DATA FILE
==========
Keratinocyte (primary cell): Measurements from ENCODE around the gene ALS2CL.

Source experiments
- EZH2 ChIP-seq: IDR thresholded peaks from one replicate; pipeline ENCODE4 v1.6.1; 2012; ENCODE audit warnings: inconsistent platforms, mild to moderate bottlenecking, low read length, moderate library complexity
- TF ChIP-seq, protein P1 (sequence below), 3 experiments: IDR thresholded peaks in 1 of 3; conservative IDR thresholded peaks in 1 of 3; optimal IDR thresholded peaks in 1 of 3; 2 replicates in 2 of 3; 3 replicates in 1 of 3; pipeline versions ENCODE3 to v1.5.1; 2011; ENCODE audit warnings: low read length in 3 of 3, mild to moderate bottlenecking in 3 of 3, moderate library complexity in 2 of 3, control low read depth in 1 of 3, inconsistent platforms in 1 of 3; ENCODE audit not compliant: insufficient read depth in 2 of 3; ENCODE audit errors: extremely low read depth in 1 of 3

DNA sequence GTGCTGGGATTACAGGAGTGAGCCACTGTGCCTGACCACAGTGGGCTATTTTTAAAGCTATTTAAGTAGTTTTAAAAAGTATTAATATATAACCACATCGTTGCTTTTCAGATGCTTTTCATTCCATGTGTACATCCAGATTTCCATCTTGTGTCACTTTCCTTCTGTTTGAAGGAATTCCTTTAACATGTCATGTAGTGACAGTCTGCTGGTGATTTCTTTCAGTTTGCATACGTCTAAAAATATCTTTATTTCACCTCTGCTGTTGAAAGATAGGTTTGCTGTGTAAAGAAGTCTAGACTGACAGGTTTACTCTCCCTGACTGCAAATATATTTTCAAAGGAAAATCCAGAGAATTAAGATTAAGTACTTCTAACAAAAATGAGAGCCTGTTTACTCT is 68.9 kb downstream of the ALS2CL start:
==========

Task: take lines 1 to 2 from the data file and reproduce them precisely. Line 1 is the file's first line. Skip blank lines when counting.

Keratinocyte (primary cell): Measurements from ENCODE around the gene ALS2CL.

Source experiments